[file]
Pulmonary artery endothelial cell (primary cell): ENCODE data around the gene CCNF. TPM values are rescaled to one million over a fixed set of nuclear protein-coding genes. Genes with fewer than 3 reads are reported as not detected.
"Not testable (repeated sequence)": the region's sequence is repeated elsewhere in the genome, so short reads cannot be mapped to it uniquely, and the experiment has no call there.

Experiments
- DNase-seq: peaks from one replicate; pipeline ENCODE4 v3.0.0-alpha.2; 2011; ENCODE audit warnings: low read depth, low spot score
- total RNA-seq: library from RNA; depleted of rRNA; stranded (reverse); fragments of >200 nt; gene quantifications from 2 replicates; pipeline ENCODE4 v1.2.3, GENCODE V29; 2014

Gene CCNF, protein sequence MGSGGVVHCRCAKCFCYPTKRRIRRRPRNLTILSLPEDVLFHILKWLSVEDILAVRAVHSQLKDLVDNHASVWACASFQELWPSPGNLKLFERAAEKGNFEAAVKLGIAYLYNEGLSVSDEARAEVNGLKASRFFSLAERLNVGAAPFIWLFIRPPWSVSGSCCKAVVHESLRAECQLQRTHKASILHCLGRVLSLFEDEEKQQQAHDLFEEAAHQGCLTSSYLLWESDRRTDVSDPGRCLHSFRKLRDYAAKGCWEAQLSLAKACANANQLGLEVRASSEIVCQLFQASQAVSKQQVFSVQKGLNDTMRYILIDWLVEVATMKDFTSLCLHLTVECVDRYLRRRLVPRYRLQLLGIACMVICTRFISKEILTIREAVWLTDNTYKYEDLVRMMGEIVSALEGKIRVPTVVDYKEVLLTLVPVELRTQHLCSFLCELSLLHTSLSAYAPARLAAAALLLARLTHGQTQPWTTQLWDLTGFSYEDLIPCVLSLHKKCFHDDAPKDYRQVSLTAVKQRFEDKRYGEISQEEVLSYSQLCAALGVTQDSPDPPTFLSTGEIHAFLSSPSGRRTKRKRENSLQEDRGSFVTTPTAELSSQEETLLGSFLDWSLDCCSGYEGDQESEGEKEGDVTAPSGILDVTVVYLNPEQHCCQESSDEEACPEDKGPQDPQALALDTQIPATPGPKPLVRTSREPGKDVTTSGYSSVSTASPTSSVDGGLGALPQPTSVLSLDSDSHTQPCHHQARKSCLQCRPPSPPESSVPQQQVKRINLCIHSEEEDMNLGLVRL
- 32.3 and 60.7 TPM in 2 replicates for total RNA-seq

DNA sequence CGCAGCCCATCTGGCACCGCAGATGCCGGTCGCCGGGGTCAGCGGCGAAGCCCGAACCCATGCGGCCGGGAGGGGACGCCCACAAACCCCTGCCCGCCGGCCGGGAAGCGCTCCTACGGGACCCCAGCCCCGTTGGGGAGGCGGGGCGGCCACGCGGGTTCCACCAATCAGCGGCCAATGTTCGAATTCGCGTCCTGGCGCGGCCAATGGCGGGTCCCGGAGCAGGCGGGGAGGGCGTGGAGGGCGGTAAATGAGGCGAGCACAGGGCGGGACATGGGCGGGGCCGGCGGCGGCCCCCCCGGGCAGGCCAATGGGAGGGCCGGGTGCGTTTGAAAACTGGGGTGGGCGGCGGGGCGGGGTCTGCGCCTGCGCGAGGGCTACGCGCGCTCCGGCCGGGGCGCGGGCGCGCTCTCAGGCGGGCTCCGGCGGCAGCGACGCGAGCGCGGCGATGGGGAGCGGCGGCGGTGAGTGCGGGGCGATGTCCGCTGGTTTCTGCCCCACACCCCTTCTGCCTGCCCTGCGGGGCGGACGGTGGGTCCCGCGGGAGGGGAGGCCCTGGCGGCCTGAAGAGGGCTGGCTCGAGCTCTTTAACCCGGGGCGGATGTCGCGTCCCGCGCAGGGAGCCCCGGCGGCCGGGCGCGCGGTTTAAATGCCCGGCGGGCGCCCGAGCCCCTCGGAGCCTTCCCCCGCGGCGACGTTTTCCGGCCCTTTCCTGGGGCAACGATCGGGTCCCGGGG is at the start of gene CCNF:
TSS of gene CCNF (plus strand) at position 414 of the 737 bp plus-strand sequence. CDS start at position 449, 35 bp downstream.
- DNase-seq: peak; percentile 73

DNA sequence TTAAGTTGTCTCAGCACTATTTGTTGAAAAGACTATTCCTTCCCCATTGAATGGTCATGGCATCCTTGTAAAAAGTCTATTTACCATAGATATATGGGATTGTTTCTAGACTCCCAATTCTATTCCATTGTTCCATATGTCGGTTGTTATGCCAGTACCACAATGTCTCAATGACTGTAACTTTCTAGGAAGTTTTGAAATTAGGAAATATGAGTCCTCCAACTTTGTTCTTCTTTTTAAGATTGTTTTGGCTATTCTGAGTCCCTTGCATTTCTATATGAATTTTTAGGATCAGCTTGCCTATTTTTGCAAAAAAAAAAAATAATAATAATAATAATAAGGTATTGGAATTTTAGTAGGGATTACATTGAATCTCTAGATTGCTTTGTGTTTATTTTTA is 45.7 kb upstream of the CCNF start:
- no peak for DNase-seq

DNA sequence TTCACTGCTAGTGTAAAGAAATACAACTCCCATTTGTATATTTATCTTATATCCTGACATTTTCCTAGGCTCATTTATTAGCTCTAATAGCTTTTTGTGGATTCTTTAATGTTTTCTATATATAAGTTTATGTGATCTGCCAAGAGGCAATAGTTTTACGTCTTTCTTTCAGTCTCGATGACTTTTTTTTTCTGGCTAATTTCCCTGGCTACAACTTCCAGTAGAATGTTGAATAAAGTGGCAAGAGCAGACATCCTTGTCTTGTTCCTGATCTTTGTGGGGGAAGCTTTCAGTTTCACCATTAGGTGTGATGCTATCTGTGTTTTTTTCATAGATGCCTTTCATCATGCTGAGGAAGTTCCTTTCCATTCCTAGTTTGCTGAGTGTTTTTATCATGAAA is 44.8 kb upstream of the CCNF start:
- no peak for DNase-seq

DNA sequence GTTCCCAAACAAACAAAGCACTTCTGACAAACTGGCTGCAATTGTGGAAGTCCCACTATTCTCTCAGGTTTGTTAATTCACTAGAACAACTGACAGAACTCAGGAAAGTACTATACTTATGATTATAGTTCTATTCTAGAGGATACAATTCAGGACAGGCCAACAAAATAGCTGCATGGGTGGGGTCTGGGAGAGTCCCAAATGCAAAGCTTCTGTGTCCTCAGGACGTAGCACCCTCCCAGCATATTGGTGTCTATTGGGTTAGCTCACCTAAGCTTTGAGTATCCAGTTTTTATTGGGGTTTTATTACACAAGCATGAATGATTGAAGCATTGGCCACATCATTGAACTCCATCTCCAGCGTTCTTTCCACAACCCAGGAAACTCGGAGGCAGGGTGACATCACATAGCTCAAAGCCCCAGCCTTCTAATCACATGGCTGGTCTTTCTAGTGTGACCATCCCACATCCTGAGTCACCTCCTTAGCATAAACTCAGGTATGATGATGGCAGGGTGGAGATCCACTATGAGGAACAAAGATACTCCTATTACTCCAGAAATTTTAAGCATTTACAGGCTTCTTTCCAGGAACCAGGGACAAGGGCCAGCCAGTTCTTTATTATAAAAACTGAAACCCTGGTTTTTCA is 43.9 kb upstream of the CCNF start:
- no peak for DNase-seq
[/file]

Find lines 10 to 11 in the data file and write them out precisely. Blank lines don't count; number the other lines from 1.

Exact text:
- DNase-seq: peak; percentile 73

DNA sequence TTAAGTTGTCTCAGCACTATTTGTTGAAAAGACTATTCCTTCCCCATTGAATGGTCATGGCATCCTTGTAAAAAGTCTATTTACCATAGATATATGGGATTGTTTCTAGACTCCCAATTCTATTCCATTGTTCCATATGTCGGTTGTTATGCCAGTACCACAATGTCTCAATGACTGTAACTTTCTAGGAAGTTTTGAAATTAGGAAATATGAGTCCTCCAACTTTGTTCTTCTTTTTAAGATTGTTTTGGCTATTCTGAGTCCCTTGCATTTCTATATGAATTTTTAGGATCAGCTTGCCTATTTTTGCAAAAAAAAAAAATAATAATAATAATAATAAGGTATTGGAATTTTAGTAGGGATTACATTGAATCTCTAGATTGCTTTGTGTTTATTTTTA is 45.7 kb upstream of the CCNF start: